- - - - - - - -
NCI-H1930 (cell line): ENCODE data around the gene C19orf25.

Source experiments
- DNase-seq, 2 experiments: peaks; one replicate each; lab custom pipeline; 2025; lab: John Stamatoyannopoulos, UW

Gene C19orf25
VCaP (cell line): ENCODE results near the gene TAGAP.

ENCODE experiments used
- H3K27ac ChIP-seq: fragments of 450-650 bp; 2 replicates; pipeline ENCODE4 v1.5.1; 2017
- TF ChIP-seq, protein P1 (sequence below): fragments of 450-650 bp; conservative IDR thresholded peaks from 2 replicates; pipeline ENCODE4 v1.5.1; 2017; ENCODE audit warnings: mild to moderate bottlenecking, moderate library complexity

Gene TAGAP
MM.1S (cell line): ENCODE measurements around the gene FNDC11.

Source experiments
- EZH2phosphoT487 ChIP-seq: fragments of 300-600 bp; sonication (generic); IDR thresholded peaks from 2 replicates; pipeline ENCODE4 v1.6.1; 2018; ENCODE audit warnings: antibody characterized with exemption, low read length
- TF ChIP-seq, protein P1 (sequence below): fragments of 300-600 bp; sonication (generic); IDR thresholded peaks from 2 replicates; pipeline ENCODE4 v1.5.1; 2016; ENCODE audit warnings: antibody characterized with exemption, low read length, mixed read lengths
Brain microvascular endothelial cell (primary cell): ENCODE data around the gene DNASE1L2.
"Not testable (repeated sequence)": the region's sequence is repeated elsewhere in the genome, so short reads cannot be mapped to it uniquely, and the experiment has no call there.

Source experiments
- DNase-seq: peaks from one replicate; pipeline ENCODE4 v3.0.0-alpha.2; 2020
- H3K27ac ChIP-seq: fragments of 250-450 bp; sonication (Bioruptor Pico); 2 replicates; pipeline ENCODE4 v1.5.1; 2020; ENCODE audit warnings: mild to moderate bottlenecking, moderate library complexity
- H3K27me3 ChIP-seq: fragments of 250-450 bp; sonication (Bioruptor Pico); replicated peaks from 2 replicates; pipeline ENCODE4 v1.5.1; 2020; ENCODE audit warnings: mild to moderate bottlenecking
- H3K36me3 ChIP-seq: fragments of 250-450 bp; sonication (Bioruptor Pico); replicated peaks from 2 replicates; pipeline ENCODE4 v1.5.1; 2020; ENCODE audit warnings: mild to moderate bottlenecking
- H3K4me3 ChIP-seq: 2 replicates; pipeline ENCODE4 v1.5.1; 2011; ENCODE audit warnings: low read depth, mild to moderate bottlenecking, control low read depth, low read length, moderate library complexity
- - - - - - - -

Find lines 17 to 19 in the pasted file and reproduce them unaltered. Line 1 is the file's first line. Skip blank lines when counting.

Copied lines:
- DNase-seq: peaks from one replicate; pipeline ENCODE4 v3.0.0-alpha.2; 2020
- H3K27ac ChIP-seq: fragments of 250-450 bp; sonication (Bioruptor Pico); 2 replicates; pipeline ENCODE4 v1.5.1; 2020; ENCODE audit warnings: mild to moderate bottlenecking, moderate library complexity
- H3K27me3 ChIP-seq: fragments of 250-450 bp; sonication (Bioruptor Pico); replicated peaks from 2 replicates; pipeline ENCODE4 v1.5.1; 2020; ENCODE audit warnings: mild to moderate bottlenecking